- a quick, involuntary inhalation that follows a spasm of the diaphragm and is suddenly checked by closure of the glottis, producing a short, relatively sharp sound.
- Usually hiccups. the condition of having such spasms: She got the hiccups just as she began to speak.
- Informal. a minor difficulty, interruption, setback, etc.: a hiccup in the stock market.
- to make the sound of a hiccup: The motor hiccuped as it started.
- to have the hiccups.
- Informal. to experience a temporary decline, setback, interruption, etc.: There was general alarm when the economy hiccuped.
Origin of hiccup
Examples from the Web for hiccups
Actually, Damascus has been a prominent third party in more recent Londongrad hiccups in the media.Britain’s KGB Sugar Daddy
March 7, 2014
And luckily for Jackson, this upset was the last in a very long line of hiccups that could have spoiled the film.The Curse of ‘The Hobbit’: Dying Animal, Fires, Actors Quitting, and More Movie Upsets
December 12, 2012
“I get hiccups all the time these days,” she says in one 2006 post, written while pregnant with her husband half a world away.Robert Bales, the Army Staff Sgt. Accused of Killing 16 Afghans
March 18, 2012
She covered her face with her hands, and her sobs soon passed to hiccups and hysteria.Boyhood
The grog's not quite out of my head yet; and I find I've got the hiccups.Hide and Seek
I got there, however, and waited for the hiccups to subside.Back to Julie
To begin with, he developed a violent attack of hiccups which could not be restrained.Furze the Cruel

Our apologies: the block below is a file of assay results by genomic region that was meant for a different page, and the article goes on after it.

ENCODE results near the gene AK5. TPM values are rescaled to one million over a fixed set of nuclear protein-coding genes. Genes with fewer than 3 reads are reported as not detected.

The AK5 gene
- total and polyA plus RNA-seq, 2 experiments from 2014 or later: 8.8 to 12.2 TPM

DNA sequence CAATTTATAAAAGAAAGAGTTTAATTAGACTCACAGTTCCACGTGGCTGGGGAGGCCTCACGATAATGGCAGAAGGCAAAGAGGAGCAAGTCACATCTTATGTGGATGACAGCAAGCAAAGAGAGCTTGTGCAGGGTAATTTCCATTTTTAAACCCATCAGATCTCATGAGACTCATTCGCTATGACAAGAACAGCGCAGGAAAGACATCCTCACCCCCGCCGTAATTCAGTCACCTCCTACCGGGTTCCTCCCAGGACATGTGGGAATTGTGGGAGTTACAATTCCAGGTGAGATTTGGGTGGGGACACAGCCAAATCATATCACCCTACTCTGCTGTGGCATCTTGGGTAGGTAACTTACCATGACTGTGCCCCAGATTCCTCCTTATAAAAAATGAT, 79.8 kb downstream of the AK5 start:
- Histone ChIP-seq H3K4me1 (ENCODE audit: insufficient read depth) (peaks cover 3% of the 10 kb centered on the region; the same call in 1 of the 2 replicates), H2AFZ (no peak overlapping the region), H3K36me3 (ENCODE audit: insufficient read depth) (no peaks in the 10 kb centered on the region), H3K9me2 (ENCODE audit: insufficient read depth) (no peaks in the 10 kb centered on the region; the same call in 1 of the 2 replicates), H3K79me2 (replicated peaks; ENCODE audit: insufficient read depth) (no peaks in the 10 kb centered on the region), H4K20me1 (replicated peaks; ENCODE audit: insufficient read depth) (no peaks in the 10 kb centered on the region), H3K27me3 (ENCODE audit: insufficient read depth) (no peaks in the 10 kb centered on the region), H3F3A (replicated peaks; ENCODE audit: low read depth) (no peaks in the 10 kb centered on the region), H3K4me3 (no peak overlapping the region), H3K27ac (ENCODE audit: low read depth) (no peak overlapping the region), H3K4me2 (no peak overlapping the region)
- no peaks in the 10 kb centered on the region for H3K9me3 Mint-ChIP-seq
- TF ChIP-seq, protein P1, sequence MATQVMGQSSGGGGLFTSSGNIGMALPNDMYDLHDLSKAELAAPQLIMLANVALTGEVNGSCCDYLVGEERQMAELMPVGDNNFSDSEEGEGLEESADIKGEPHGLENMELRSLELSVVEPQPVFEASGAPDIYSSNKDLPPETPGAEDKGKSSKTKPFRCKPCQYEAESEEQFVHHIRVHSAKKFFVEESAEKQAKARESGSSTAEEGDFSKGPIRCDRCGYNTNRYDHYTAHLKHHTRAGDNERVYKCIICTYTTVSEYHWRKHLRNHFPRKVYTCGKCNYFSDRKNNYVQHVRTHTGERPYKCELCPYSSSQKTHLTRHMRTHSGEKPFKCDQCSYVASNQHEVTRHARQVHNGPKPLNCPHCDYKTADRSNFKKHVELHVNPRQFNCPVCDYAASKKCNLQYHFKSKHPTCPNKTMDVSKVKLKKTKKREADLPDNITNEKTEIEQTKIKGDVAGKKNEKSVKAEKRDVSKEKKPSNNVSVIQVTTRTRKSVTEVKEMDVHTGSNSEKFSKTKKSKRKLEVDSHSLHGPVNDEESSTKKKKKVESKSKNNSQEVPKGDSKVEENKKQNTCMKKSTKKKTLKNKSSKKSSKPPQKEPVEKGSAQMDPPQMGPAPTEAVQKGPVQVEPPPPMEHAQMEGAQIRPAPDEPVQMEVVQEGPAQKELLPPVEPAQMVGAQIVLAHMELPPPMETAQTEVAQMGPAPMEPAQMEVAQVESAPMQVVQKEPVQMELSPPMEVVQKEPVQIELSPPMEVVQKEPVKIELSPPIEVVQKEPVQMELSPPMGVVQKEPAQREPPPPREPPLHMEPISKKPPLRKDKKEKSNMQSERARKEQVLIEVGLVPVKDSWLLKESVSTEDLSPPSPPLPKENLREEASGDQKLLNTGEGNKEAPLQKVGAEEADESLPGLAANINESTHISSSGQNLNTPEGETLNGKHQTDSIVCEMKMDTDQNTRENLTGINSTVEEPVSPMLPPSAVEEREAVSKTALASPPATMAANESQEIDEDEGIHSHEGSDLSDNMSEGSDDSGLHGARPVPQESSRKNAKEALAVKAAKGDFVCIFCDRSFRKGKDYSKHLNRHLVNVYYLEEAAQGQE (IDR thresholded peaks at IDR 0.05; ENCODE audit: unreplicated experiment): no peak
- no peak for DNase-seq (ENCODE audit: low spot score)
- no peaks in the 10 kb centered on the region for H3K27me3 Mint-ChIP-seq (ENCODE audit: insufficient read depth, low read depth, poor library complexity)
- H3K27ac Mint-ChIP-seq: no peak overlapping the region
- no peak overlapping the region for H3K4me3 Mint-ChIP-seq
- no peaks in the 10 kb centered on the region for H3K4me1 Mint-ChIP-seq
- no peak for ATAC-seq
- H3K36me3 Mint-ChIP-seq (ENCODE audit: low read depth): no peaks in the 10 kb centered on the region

Then Rom suddenly, horribly, uncontrollably, was seized with hiccups.Marriage
H. G. Wells
- a spasm of the diaphragm producing a sudden breathing in followed by a closing of the glottis, resulting in a sharp soundTechnical name: singultus
- the state or condition of having such spasms
- informal a minor difficulty or problem
- (intr) to make a hiccup or hiccups
- (tr) to utter with a hiccup or hiccups
Word Origin and History for hiccups
a bout of hiccupping, by 1723; see hiccup (n.). This often also was called hiccup or the hiccup.
1580s; see hiccup (n.).
1570s, hickop, earlier hicket, hyckock, "a word meant to imitate the sound produced by the convulsion of the diaphragm" [Abram Smythe Farmer, "Folk-Etymology," London, 1882]. Cf. French hoquet, Danish hikke, etc. Modern spelling first recorded 1788; An Old English word for it was ælfsogoða, so called because hiccups were thought to be caused by elves.
- A spasm of the diaphragm causing sudden inhalation interrupted by spasmodic closure of the glottis, producing a characteristic noise.